GRANT. Speech and language pathology research is often interdisciplinary, moving between medicine, language, and psychology. Malin Antonsson, speech and language pathologist and postdoctoral researcher at the Institute of Neuroscience and Physiology, was successful in her application to the Swedish Research Council’s call for proposals within humanities and social sciences. Her project is awarded SEK 6.6 million.
Word-finding difficulties or having trouble participating in conversations with more than one person is common for people affected by acquired brain injuries or neurological disorders. How are these language and communication difficulties experienced by the people affected? This is what speech and language pathologist Malin Antonsson and her research colleagues will find out. Among other things, they will examine how people’s own experiences of language and communication difficulties evolve over time.
Chronic difficulties affecting quality of life
Acquired brain injuries and neurological diseases are common and often affect both language and communication skills. Almost all neurological diseases and conditions (such as multiple sclerosis, stroke and Parkinson’s disease, as well as brain tumors), can have an impact on language and communication skills. This can include the occasional word-finding difficulties or trouble participating in conversations , which can cause great frustration for the individual affected and may lead to social limitations.
“For many of those affected, the language and communication difficulties are chronic, and they will have to live with them for the rest of their lives. We also know that these difficulties lead to a poorer quality of life and limitations in everyday life. But we know less about how these individuals’ own experience of such difficulties changes and evolves over time, and this is what we will investigate in the project,” says Malin Antonsson.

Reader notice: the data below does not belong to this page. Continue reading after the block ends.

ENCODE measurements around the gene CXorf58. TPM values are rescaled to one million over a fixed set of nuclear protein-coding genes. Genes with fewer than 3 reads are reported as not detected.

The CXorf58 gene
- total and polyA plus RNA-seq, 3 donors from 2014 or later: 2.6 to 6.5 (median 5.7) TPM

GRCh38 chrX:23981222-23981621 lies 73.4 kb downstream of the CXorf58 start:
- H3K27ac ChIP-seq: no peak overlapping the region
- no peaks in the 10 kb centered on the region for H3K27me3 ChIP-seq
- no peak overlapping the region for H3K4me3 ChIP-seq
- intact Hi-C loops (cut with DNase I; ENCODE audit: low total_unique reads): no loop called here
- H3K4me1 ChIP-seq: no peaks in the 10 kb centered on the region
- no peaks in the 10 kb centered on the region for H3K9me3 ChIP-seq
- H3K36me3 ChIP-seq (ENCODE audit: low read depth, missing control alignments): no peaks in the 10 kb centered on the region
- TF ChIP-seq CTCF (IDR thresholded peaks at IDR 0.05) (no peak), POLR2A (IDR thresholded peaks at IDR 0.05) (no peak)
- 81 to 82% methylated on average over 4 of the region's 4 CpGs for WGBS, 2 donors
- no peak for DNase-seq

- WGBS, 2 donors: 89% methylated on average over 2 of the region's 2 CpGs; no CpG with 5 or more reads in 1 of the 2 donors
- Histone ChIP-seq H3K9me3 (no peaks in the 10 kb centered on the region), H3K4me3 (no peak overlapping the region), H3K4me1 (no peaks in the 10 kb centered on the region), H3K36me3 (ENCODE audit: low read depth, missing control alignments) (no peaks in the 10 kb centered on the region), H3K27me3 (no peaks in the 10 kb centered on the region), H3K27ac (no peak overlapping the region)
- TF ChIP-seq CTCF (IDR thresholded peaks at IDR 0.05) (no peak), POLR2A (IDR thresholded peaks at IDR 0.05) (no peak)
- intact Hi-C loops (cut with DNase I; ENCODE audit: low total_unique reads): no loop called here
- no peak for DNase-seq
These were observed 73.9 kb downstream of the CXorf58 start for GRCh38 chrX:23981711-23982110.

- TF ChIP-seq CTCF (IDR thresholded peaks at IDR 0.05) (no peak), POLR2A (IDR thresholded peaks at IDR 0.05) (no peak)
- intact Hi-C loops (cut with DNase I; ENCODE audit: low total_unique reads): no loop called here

Interaction between subjective and objective difficulties
Malin and her research colleagues will conduct two different studies. One study is a large survey that will investigate how people with an acquired brain injury or neurological disorder perceive the effect of language and communication difficulties on their daily lives. In the second study, they will follow a group of people with acquired brain injury for two years to investigate how their language and communication changes over time, and how it relates to their own experience.
“We will combine survey data with test data to follow the individuals over time and learn more about what factors are hindering or supportive, as this has important clinical implications for people’s need for rehabilitation,” says Malin, and she continues:
“The project will also include people with post-COVID. Several international studies have shown that language and communication difficulties can occur and are similar to those for people with acquired brain injury.”
Important basis for development of future intervention
Language and communication rehabilitation interventions are included in national guidelines for several patient groups, such as people with stroke, Parkinson’s disease, and MS. Nevertheless, the availability of interventions varies, and rehabilitation is often not available to a sufficient extent. Malin explains:
“Lack of resources means that those with mild or moderate difficulties are prioritized lower, which can affect their chances of returning to or staying in employment.
As this project will include different types and degrees of language and communication difficulties, we hope to learn more about the group with mild disabilities that we currently lack knowledge about.” The long-term goal of our research is to contribute to better treatment and support for those affected by acquired brain injury.
The project aims to develop existing theoretical models on how language and communication impairments affect people with brain injury. In addition to the theoretical contributions, the project will potentially provide a basis for future intervention development.
How does it feel to have received such a large grant from VR?
“Of course, it feels fantastic and exciting,” says Malin.
“Speech and language pathology research is often at the interface between the humanities and medicine, which is a challenge when applying for funding. In this project, we hope to highlight a patient group that has so far received little attention both in research and in society at large, and we hope that this project is a first step towards future intervention development,” says Malin.
BY: JOSEFIN BERGENHOLTZ